The House plan calls for a 5.4% surcharge on those earning $1 million or more. But the tax will also reach down to families with incomes of $280,000. “Small businesses” will be excluded, we hear, but only those with payrolls under $400,000. Those with more will have to cover their workers or face a “fee” — another tax — equal to 8% of workers’ wages.

“Why should I care?” you ask. “Those people are all rich.” And, of course, they’re the people “responsible” for your new “right.” But even those at lower or middle incomes will face higher taxes under both the House and Senate bills. Individuals who decline to take part will be hit with a penalty of up to 2.5% of what they earn.

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Source: Wall Street Journal

The White House made a big show last week about “turning the heat up” on Medicare fraud, as Jane Friday — er, HHS Secretary Kathleen Sebelius put it. The dragnet resulted in 53 indictments in Detroit for a $50 million scheme to submit bills for HIV drugs and physical therapy that were never provided, as well as busting up a Miami ring that used fake storefronts to steal some $100 million. As welcome as this is, the larger issue is what such plots say about President Obama’s plans for a new government-run insurance program.

One of the purported benefits of nationalized health care is that it will be more efficient than private insurers since it would lack the profit motive and have lower administrative expenses, like Medicare. But one reason entitlement programs are so easy to defraud is precisely because they don’t have those overhead costs — they automatically pay whatever bills roll in with valid claims numbers.

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Source: Wall Street Journal

By DAVID B. RIVKIN JR. and LEE A. CASEY

Is a government-dominated health-care system unconstitutional? A strong case can be made for that proposition, based on the same “right to privacy” that underlies such landmark Supreme Court decisions as Roe v. Wade.

The details of this year’s health-care reform bill are still being hammered out. But the end result is sure to be byzantine in complexity. Washington will have immense say over how, when and through whom Americans are treated. Moreover, despite the administration’s public pronouncements about painless cuts in wasteful spending, only the most credulous believe that some form of government-directed health-care rationing can be avoided as a means of controlling costs.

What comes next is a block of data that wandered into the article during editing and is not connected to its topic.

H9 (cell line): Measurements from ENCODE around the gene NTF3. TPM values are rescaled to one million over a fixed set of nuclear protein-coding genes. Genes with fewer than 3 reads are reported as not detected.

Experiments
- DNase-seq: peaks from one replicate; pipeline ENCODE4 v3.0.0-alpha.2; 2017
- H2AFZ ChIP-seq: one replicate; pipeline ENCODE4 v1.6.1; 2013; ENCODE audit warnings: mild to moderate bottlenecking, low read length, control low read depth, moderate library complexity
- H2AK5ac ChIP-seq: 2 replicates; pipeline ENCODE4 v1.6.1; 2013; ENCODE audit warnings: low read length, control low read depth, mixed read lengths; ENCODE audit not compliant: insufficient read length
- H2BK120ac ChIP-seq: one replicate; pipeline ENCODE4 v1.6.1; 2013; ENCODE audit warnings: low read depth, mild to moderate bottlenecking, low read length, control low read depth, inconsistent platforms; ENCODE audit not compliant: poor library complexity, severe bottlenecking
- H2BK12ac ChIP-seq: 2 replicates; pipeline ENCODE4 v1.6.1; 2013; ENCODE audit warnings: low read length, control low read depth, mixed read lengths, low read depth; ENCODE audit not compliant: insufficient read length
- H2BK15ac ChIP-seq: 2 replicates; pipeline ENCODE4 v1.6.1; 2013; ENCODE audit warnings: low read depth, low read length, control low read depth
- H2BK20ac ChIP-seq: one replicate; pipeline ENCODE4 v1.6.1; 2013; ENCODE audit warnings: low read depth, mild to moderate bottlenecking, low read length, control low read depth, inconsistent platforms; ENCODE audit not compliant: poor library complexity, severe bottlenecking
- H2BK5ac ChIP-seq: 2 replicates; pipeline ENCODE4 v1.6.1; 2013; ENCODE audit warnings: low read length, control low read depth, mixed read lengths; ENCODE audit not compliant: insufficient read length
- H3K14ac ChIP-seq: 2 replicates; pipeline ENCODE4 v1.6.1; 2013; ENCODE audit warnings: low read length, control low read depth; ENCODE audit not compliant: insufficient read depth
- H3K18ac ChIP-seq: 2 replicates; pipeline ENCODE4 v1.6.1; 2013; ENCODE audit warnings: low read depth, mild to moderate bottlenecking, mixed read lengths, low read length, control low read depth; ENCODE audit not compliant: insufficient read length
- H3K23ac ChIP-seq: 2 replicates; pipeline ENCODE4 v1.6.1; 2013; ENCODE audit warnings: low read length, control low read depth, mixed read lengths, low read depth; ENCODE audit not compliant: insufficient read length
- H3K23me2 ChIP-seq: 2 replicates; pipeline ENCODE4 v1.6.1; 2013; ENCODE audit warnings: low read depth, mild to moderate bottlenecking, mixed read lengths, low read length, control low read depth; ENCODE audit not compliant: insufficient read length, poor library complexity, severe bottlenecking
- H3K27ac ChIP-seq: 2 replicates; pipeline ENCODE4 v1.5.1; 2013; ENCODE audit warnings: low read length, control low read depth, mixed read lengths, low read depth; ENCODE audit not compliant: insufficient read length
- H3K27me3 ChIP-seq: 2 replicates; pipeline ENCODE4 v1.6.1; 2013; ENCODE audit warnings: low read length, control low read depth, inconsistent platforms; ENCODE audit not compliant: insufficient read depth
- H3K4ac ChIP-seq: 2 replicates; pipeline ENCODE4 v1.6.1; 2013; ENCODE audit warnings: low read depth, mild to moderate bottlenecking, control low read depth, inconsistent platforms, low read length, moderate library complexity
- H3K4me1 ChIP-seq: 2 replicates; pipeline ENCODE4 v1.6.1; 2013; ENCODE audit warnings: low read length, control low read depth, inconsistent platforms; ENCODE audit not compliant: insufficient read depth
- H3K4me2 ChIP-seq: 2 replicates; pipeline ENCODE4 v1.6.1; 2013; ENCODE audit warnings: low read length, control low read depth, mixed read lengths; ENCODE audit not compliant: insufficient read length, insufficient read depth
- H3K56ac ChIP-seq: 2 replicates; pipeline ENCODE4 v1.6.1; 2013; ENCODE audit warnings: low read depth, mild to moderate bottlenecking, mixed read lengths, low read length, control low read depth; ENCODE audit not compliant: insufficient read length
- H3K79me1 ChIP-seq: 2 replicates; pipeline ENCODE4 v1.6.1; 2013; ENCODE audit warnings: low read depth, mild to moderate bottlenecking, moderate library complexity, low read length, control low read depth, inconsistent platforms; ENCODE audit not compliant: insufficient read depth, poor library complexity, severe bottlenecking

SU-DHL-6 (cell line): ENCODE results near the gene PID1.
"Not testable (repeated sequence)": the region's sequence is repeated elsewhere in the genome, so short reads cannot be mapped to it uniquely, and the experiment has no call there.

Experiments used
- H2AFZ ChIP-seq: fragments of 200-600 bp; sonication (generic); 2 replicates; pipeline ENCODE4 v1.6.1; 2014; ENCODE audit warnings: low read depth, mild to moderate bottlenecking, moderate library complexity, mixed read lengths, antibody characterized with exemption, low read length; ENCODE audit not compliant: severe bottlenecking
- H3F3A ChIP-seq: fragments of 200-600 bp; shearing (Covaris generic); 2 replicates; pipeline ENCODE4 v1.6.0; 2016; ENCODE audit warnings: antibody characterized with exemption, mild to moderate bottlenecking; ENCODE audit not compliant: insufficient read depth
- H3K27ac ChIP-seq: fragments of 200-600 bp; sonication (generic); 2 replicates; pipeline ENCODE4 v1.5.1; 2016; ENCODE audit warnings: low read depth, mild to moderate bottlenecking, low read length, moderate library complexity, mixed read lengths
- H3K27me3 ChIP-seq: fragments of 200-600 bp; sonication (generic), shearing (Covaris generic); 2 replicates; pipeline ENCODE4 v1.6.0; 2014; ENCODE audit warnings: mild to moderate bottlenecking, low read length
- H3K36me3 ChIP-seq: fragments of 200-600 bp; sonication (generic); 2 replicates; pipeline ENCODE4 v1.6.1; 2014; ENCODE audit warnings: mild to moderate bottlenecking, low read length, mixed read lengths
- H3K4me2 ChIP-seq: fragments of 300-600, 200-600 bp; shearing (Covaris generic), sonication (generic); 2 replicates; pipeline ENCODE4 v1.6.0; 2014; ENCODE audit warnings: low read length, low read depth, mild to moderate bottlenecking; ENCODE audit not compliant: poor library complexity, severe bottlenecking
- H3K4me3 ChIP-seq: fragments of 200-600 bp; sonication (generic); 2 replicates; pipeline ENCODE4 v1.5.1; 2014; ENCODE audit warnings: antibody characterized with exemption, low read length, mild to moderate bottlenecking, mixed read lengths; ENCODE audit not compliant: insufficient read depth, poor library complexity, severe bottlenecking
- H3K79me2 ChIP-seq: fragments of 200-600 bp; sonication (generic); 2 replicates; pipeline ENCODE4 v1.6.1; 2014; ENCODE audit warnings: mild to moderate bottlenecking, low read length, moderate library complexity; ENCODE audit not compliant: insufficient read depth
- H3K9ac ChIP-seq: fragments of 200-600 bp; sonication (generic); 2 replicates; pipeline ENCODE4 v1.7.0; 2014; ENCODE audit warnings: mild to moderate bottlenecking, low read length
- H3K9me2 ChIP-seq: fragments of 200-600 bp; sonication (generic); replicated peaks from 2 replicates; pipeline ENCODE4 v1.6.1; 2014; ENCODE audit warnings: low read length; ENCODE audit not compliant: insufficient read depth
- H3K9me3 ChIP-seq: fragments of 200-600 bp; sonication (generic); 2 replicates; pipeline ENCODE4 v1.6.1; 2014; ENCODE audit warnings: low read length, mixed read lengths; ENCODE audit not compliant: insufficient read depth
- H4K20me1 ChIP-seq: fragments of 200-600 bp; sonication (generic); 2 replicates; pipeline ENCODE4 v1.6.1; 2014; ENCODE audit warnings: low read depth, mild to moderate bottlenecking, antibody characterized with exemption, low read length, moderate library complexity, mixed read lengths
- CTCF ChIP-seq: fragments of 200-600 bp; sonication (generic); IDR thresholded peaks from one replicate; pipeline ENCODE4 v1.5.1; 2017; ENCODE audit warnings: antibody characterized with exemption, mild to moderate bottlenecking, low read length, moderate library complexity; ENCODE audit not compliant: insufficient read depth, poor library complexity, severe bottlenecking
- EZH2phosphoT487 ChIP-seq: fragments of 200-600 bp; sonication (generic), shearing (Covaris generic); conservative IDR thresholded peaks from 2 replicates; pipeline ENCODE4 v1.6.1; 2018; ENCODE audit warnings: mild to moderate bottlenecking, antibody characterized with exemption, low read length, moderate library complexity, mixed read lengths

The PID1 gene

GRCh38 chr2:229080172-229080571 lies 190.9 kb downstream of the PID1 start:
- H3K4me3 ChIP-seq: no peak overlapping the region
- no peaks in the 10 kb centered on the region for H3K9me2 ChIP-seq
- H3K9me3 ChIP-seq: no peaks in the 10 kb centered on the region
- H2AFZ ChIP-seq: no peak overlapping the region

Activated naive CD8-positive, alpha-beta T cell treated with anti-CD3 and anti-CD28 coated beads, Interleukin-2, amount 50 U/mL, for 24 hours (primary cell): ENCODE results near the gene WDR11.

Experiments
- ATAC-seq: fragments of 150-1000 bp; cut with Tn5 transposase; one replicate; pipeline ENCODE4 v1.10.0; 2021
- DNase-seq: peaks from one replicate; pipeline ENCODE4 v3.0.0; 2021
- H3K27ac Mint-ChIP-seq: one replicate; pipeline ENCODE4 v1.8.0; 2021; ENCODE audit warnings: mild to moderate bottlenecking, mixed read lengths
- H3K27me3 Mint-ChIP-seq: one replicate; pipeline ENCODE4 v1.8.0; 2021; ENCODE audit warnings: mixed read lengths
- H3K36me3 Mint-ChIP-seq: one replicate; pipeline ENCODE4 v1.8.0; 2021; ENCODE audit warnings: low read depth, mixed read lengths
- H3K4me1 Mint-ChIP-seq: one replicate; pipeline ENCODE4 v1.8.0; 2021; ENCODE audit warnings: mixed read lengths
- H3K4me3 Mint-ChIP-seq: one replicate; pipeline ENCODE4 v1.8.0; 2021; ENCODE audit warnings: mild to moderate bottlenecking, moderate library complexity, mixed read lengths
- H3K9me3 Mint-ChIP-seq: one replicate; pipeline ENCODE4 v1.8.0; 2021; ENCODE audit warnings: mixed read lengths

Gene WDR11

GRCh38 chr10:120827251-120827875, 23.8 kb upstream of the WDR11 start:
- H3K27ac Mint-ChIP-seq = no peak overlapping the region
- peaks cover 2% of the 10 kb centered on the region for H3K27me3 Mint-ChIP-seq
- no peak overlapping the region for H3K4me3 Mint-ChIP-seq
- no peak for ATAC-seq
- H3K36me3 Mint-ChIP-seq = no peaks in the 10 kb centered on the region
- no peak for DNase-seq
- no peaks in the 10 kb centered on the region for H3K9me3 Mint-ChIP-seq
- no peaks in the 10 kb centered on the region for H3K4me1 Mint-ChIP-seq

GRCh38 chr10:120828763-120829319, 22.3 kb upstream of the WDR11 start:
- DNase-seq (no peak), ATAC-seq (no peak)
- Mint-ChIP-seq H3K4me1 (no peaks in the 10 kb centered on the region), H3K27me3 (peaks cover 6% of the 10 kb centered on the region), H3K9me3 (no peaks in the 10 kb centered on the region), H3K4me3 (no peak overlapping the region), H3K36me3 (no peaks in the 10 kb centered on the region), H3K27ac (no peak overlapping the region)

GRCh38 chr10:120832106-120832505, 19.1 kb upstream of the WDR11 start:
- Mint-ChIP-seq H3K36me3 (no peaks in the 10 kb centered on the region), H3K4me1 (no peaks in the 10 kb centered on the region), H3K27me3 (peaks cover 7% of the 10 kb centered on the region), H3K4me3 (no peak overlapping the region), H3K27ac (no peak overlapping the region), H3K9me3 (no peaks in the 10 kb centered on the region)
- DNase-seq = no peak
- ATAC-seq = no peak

The Supreme Court created the right to privacy in the 1960s and used it to strike down a series of state and federal regulations of personal (mostly sexual) conduct. This line of cases began with Griswold v. Connecticut in 1965 (involving marital birth control), and includes the 1973 Roe v. Wade decision legalizing abortion.

The court’s underlying rationale was not abortion-specific. Rather, the justices posited a constitutionally mandated zone of personal privacy that must remain free of government regulation, except in the most exceptional circumstances. As the court explained in Planned Parenthood v. Casey (1992), “these matters, involving the most intimate and personal choices a person may make in a lifetime, choices central to personal dignity and autonomy, are central to the liberty protected by the Fourteenth Amendment. At the heart of liberty is the right to define one’s own concept of existence, of meaning, of the universe, and the mystery of human life.”

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By: Dale Hurd

There had never been as much political momentum to fix America’s healthcare system.  I use “had” because the wheels have already begun to come off the healthcare reform express that rolled into Washington so confidently. The remedy put forward by the White House and top democrats– an expensive big government solution– scares even members of their own party.

So, after all the sound and fury from Obama about how we have no choice but to fix our healthcare system, I’m betting this effort ends as past efforts, with a whimper.

There’s no question that our healthcare system needs fixing, but how? We have the most expensive healthcare system in the world, some 47 million do not have coverage, and quality of care is uneven. And most of us know of someone who has been financially ruined or taken to the brink by high healthcare costs.

Yet the United States still provides the highest-quality health care in the world. 18 of the last 25 winners of the Nobel Prize in medicine either are U.S. citizens or work here. With no price controls, free-market U.S. medicine provides the incentives that lead to innovation breakthroughs in new drugs and other medical technologies.